Monday, March 17, 2008

Stray/Feral Cats Do NOT Pose Threat to Humans

In the wake of the raid of Tiger Ranch (a cat sanctuary in Tarentum, Pennsylvania about 20 miles northwest of Pittsburgh), come claims that stray and feral cats are health hazards and are potential risks to the public. Alley Cat Rescue would like to take a moment to stamp out the myths surrounding these animals and educate the public on how to properly manage them.

A feral cat is one who has had no or very limited exposure to human contact and has reverted back to its “wild” state for survival. These animals should not be directly handled; one should never corner or try to pick up a feral cat. Feral cats (most wild animals) are afraid of humans and will run at the sight of one (they are not known to attack people), but extreme caution should be used when in close proximity to them.

There is also the misconception that all stray and feral cats are “disease carriers”, when in truth, most people acquire infectious diseases from other people not from animals. One disease is toxoplasmosis; which is rarely transmitted by animals (from fecal matter) and more commonly acquired by handling raw and undercooked meat. Another virus that makes people fearful of cats is rabies. Cats are not natural vectors of the virus and most rabies cases in the US are from bats, coyotes, and dogs.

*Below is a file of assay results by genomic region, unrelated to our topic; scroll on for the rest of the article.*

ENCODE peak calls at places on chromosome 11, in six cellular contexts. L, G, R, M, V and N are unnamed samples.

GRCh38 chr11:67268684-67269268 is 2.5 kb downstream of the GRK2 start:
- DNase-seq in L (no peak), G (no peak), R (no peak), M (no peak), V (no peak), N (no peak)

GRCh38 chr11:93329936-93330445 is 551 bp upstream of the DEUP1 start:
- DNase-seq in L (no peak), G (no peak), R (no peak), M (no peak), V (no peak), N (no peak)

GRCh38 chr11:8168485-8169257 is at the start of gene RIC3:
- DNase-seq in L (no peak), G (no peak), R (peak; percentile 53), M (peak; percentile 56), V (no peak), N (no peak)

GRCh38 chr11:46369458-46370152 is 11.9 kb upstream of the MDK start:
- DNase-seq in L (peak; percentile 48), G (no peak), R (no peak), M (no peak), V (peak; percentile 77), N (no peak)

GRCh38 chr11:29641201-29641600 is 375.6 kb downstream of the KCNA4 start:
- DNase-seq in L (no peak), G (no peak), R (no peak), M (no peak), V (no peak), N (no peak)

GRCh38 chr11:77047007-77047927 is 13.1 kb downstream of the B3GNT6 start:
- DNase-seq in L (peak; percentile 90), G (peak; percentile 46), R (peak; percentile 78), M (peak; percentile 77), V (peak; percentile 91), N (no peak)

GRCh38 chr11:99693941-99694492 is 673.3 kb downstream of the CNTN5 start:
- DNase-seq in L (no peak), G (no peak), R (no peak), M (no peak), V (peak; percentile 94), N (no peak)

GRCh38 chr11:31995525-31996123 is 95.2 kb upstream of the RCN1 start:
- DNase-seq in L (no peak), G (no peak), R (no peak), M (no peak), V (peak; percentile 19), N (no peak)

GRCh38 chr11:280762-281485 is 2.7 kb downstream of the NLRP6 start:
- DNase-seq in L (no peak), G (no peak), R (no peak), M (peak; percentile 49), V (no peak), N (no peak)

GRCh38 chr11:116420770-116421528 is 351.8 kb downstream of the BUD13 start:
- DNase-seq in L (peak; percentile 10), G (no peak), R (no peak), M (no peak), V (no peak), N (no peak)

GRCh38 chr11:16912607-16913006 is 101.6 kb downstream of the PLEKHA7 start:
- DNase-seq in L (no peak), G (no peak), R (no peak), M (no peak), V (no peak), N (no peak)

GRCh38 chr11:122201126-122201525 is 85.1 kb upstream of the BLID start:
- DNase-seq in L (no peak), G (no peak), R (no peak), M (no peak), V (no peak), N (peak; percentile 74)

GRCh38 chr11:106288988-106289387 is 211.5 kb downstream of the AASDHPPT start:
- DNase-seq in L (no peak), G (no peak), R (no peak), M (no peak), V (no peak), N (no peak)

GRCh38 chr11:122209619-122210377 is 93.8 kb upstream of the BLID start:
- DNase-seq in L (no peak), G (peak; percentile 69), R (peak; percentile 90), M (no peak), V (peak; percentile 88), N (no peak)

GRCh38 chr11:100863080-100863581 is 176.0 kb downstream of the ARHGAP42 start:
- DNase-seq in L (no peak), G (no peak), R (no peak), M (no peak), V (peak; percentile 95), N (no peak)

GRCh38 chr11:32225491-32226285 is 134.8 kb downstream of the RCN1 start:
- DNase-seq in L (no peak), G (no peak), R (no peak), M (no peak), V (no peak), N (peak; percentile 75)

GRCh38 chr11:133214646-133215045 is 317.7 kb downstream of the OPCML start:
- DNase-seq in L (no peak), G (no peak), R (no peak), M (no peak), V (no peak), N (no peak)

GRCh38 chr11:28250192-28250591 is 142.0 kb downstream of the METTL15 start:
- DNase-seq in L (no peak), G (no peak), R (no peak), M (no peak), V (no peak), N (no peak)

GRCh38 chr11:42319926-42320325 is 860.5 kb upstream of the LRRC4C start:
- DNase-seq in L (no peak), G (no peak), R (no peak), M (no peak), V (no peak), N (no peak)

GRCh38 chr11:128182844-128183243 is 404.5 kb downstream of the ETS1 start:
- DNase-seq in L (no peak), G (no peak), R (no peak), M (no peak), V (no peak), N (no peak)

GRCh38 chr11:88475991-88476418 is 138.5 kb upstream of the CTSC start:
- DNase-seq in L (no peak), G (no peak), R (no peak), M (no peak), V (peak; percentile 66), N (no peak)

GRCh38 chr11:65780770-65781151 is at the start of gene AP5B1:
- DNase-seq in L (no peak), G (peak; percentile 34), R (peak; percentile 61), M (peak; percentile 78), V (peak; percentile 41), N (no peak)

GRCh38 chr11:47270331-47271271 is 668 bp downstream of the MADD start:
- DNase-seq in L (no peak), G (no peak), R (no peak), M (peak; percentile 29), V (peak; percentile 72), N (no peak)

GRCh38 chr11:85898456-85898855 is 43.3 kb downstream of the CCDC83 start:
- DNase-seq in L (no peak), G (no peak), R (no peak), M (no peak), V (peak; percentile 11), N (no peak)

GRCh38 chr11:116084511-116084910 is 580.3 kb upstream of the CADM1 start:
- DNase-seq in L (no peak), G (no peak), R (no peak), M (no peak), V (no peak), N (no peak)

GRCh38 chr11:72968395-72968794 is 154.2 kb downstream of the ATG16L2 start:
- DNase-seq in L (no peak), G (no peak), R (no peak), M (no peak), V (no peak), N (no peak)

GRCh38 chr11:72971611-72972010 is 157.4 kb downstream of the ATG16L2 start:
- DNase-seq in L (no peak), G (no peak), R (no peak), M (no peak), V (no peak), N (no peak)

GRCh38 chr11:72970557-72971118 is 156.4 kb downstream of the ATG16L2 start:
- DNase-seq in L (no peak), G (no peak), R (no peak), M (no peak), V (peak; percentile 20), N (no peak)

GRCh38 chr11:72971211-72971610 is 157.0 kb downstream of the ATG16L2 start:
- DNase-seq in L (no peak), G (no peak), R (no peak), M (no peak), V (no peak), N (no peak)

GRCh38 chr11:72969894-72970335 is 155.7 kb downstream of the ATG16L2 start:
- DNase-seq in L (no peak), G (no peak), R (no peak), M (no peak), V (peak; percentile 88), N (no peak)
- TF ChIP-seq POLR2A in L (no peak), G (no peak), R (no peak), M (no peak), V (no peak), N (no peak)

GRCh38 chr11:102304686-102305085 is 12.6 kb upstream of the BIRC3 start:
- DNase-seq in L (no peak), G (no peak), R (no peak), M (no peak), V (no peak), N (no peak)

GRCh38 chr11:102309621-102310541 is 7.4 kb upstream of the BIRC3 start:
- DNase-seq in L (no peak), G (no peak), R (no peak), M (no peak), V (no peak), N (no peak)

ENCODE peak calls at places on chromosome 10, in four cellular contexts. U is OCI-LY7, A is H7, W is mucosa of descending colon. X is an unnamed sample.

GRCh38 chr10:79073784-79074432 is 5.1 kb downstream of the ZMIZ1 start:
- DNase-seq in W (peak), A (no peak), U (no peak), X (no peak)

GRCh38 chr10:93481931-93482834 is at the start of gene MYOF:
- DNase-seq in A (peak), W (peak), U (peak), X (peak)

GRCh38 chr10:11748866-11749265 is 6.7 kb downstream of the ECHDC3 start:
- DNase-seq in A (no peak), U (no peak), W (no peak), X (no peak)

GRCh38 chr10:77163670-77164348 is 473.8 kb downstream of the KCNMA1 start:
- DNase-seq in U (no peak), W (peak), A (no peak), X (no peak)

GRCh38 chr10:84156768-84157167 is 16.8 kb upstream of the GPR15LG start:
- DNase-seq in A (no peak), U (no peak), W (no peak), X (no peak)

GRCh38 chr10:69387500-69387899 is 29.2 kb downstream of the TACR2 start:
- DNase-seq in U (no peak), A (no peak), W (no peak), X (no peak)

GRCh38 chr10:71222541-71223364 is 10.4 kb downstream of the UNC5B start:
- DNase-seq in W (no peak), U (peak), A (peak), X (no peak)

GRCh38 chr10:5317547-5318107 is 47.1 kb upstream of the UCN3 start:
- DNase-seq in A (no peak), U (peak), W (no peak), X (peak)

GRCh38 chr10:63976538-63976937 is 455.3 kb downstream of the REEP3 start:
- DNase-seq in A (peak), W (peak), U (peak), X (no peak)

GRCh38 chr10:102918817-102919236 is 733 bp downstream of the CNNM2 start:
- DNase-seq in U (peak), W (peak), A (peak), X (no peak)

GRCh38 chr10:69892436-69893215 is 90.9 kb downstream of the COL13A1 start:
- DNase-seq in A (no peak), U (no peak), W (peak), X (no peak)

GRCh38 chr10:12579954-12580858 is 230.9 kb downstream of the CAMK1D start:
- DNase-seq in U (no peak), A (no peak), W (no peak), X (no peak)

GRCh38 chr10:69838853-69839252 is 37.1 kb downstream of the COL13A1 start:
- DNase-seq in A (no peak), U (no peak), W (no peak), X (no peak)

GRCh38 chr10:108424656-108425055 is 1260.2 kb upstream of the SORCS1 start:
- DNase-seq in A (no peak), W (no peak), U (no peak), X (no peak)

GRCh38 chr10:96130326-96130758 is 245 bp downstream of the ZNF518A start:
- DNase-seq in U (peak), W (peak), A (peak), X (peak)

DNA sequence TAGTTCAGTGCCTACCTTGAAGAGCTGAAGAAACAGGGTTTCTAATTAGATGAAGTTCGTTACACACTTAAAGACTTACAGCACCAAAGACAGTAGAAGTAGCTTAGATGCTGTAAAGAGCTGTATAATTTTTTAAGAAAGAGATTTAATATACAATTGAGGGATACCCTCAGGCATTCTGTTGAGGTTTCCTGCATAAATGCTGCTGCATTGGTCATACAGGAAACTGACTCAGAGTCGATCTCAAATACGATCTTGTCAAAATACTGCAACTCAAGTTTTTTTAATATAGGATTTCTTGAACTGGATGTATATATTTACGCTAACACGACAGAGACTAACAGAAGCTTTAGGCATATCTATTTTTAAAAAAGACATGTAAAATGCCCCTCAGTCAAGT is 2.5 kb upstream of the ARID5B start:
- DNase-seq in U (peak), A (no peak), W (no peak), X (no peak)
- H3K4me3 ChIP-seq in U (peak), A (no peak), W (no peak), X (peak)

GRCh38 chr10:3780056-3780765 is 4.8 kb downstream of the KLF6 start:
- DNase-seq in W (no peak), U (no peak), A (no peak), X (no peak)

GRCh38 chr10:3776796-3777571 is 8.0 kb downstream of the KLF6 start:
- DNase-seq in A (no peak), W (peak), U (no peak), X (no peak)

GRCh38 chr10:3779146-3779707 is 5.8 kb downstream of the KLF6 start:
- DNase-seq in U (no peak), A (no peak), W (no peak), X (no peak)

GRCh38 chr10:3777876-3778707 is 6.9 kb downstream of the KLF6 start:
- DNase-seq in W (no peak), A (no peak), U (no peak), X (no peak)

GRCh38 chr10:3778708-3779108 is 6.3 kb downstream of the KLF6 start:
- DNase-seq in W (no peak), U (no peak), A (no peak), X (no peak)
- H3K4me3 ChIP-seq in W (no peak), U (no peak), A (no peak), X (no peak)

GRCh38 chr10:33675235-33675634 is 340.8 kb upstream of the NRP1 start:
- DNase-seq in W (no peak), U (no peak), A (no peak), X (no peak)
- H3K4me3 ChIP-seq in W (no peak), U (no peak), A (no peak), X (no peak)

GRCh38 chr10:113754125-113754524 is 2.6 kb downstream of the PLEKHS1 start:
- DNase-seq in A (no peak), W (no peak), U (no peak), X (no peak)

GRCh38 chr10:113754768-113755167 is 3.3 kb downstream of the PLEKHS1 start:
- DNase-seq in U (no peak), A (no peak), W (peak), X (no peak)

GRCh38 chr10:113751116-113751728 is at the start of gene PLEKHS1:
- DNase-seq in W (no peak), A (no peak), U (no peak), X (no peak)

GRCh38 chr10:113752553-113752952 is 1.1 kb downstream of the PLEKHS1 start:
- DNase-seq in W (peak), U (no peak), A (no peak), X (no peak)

The preferred method of controlling feral cat populations is through trap-neuter- return (TNR). Cats are caught by humane traps, spayed/neutered, vaccinated, and returned to the site. Kittens/cats that are friendly or can be socialized are placed into an adoption program to find permanent homes. Cats that are TNRed are healthier and are less likely to transmit diseases (to other cats and to humans). Once sterilized, they are less aggressive and fight less. They also receive a three-year rabies vaccine; which in studies has shown to be effective for longer than three years. Vaccinated cats will also provide a buffer zone between wildlife and humans.

Ultimately, there is no need to fear stray and feral cats. They pose no immediate threats to humans and a few isolated incidences of such claims is no reason for panic. However, one should always remember to use caution when in contact with a stray/feral cat (like most wild animals); even if the person has specific animal handling and trapping experience, one should NOT try to pick up the animal.

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